4 Common Stressors That Hide In Plain Sight

If you're like most folks, you can probably pinpoint the most prominent stressors in your life. This likely involves some combination of work, finances and family—just to name a few. There's also the generous sprinkling of daily stressors, like traffic jams or losing your keys.

But some sources of stress go unnoticed. These hidden stressors lurk in the background, secretly fueling the fire behind your mental strain. They can even hinder your efforts to manage other stressful triggers, adding to the stubbornness of an inextinguishable flame.

"Even though [these stressors] might seem small, they can play big role in negatively impacting your health," says Meridith Alexander, a motivational speaker, mindset expert and author based in Florida. So, let yourself pause and take a moment to notice the not-so-obvious sources of stress. By identifying and acknowledging these secret stressors, you can make moves to minimize their effect.

1. Addiction to smart electronic devices.

While electronics can add value to our daily lives, they can also cause unnecessary stress. For example, while smartphone notifications are brief, their attentional cost is associated with reduced task performance. These mini distractions can make it difficult to focus on work or school, which, by extension, contributes to stress and anxiety.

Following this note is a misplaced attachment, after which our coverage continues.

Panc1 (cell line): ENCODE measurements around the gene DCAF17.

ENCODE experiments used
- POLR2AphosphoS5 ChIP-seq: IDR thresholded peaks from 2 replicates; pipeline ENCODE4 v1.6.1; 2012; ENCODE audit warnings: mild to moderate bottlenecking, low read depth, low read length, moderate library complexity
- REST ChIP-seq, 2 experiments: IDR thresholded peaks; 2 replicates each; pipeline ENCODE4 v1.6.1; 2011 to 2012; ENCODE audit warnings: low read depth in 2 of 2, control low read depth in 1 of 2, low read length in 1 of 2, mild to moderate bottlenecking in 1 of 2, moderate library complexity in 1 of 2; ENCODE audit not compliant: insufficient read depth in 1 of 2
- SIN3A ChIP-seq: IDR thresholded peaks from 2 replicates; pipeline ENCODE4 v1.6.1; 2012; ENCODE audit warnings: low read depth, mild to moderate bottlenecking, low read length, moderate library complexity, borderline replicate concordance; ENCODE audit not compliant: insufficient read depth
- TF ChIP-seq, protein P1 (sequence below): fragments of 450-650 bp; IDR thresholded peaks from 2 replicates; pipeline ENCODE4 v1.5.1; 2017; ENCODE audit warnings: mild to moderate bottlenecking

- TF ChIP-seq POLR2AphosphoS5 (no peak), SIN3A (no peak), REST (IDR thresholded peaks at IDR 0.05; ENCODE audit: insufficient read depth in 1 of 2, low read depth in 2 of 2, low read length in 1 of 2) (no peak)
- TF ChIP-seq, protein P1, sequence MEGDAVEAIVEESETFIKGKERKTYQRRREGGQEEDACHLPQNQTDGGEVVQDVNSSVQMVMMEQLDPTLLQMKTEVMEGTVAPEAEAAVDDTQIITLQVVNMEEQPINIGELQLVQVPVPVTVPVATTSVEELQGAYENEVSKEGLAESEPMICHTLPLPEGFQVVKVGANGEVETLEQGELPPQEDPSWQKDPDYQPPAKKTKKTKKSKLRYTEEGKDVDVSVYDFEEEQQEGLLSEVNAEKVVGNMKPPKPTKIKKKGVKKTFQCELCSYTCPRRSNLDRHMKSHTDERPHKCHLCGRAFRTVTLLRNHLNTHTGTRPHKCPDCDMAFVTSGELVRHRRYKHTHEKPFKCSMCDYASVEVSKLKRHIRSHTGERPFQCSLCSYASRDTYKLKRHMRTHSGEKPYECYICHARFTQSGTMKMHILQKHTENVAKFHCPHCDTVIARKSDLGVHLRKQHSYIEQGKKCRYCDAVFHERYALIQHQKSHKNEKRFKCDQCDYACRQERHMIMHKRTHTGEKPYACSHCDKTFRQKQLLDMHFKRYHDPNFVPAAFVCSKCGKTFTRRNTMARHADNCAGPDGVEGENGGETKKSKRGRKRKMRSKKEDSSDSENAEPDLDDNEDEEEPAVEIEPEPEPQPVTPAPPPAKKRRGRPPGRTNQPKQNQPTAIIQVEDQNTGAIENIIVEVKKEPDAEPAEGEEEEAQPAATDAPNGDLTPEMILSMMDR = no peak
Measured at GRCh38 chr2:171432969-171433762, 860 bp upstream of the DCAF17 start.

The content on smart devices could spark stress, too. "A disruptive text, an emotionally charged article or a controversial post can quickly make you lose positive momentum," shares Alexander. Or, you might feel obligated to check your work email long after you've clocked out.

If you suspect technology is behind your stress, find ways to live beyond the glowing screen. Turn off your notifications, use "airplane mode" more often, give your phone a "bedtime" and focus on activities that don't require electronics.

2. Undiagnosed health issues.

It's easy to ignore undiagnosed symptoms, from heart palpitations to recurring aches. Overlooking them, however, will simply feed your underlying stress in the long run. Plus, when you downplay your symptoms to other people, you're forced to keep up with the lie and hide your discomfort. This adds even more stress, says Dr. Holly Sawyer, Ph.D., M.S., L.P.C., N.C.C., a licensed therapist in Philadelphia.

But remember, an early diagnosis could make all the difference. Sawyer compares it to driving a car with the "check engine" light on. "Once you get it checked out, you're knowledgeable on exactly what your car needs. The body is the same way," she notes.

3. Lack of meaningful relationships.

In today's fast-paced society, it's common to fly through life without nurturing social relationships. But without enough quality connections, you're more likely to feel socially isolated. This could lead to prolonged stress, along with physical effects like high blood pressure and inflammation.

Besides, humans are social creatures. Social relationships offer support and emotional safety, which are essential for coping with daily stressors. 

To cultivate more quality relationships, be mindful of your smartphone habits, as mentioned earlier. Enlist a "no phone" rule when spending time with loved ones. "Try doing more interactive things with others," adds Alexander. For instance, instead of vegging out in front of the TV, play a board game or go on a hike.